Spark Sport will offer its first football coverage from this weekend as the 2019/2020 English Premier League season kicks off.
In its most demanding warmup for the Rugby World Cup so far, the insurgent streaming service will offer all 380 EPL games live and on-demand.
The test comes amid some cheering news for Spark from across the Tasman, where Aussie telco Optus has been making a similar foray into sport.
Optus gained infamy in July last year as "Floptus" when its stream of the FIFA Men's Football World Cup fell over as around 1 million Aussies tried to watch it at once. Coverage was transferred to free-to-air broadcaster SBS and refunds issued (here, Spark says it will switch games to TVNZ "within minutes" should there be any glitches with the RWC).
But the Aussie telco has just revealed it has more than 700,000 subscribers for its Optus Sports service, which is built around English and European football (or "soccer", if you must) and costs A$15 a month ($16), but is also free for some new or upgrading customers to its mobile and broadband services.
Since the World Cup debacle, it seems Optus has made a decent fist of content including the 2018/19 EPL, the FIFA Women's World Cup and the UEFA Champion's League.
It claimed a record 16.5 million livestreamed minutes for the June 1 UEFA Cup final between Liverpool and Tottenham Hotspur - implying around 200,000 viewers - despite the game essentially being ruined by a questionable penalty awarded to The Reds just 23 seconds in (football-loving Spark Sport subs will be jealous that Optus has a lock on every major English and European competition. Here, the action is spread across Spark Sport, Sky TV and the seemingly un-killable beIN Sport).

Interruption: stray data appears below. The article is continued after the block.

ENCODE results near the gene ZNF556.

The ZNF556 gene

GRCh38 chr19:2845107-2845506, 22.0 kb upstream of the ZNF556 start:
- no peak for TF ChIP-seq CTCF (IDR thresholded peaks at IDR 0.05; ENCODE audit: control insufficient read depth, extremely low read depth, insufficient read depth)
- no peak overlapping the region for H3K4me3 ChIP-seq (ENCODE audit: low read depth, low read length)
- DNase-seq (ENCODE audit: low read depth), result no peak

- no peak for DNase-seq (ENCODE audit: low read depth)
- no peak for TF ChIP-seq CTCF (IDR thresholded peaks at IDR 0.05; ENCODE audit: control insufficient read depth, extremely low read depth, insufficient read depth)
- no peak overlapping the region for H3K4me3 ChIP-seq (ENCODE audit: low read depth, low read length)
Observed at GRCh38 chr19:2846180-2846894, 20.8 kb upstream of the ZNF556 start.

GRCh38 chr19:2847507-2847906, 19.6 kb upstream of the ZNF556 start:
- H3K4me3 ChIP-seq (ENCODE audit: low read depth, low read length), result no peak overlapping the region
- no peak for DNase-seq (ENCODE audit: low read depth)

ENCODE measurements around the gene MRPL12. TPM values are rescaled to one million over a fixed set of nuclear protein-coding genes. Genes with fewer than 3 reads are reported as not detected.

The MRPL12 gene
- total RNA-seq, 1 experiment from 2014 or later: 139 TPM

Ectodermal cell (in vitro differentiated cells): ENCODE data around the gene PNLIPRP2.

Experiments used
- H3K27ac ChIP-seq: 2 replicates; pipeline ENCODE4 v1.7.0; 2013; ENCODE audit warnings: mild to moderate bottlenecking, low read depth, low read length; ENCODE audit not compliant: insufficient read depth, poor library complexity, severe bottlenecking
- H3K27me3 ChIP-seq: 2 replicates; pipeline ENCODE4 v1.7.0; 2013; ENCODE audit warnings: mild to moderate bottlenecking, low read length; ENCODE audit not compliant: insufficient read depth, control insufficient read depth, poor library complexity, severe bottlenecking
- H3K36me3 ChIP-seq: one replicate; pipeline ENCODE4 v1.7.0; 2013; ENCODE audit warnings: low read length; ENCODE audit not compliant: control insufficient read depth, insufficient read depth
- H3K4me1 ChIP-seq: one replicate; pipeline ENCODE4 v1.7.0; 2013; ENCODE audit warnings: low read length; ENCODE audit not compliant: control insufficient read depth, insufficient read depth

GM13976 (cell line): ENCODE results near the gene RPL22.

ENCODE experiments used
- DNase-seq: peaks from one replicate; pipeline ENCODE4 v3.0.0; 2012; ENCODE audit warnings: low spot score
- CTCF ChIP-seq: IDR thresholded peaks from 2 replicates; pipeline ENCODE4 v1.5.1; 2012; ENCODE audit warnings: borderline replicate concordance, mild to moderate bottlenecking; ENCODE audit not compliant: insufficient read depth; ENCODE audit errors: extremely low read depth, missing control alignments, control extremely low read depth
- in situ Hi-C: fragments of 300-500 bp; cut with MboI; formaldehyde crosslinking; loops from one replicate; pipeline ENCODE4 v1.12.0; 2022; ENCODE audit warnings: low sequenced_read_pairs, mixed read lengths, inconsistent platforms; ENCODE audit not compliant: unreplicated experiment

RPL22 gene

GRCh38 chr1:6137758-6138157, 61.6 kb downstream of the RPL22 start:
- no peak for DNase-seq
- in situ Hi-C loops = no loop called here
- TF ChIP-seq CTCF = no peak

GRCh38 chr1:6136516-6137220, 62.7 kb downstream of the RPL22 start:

The news isn't all rosy.
Optus has also revealed it paid a stonking A$187 million over three years to wrest the EPL from Foxtel and Fox Sports in 2015. It subsequently extended its exclusive broadcast rights to until 2022 in May last year but says the amount is "confidential".
It's impossible to say how Optus would have fared without its stream sports service, but it added 51,000 postpaid mobile customers during its June quarter and 151,000 broadband customers, with Optus Sport credited in part for the gains.
Revenue rose 3 per cent against the year-ago quarter to A$2.2 billion. But despite the extra subs, net profit dropped 32 per cent to A$105m.
Spark has so far refused to reveal any costs associated with creating its Spark Sport platform or acquiring rights, but says it will offer some numbers at its first financial result post-RWC (which should be around February).
Industry gossipmongers abhor a vacuum, of course, and into the breach one source says Spark paid $13m for Rugby World Cup 2019 rights - or around double what Sky is thought to have paid in 2015. (Spark is said to have clawed back $1m from TVNZ, which will screen 12 RWC games).
And a pair of Forsyth Barr analysts recently estimated Sky is spending more than $105m a year on sports rights, with rugby accounting for around $65m of that total, NRL around $30m and cricket around $10m.
That means if Spark is to fulfil its stated ambition to land more A-list sports to keep Spark Sport subscribers loyal beyond the RWC, it will need to reach deep into its pockets - and hope that its board and shareholders have strong stomachs.
Sky TV - which, unlike Spark - sees sports rights as a life-or-death struggle - has already indicated it will bid til it hurts.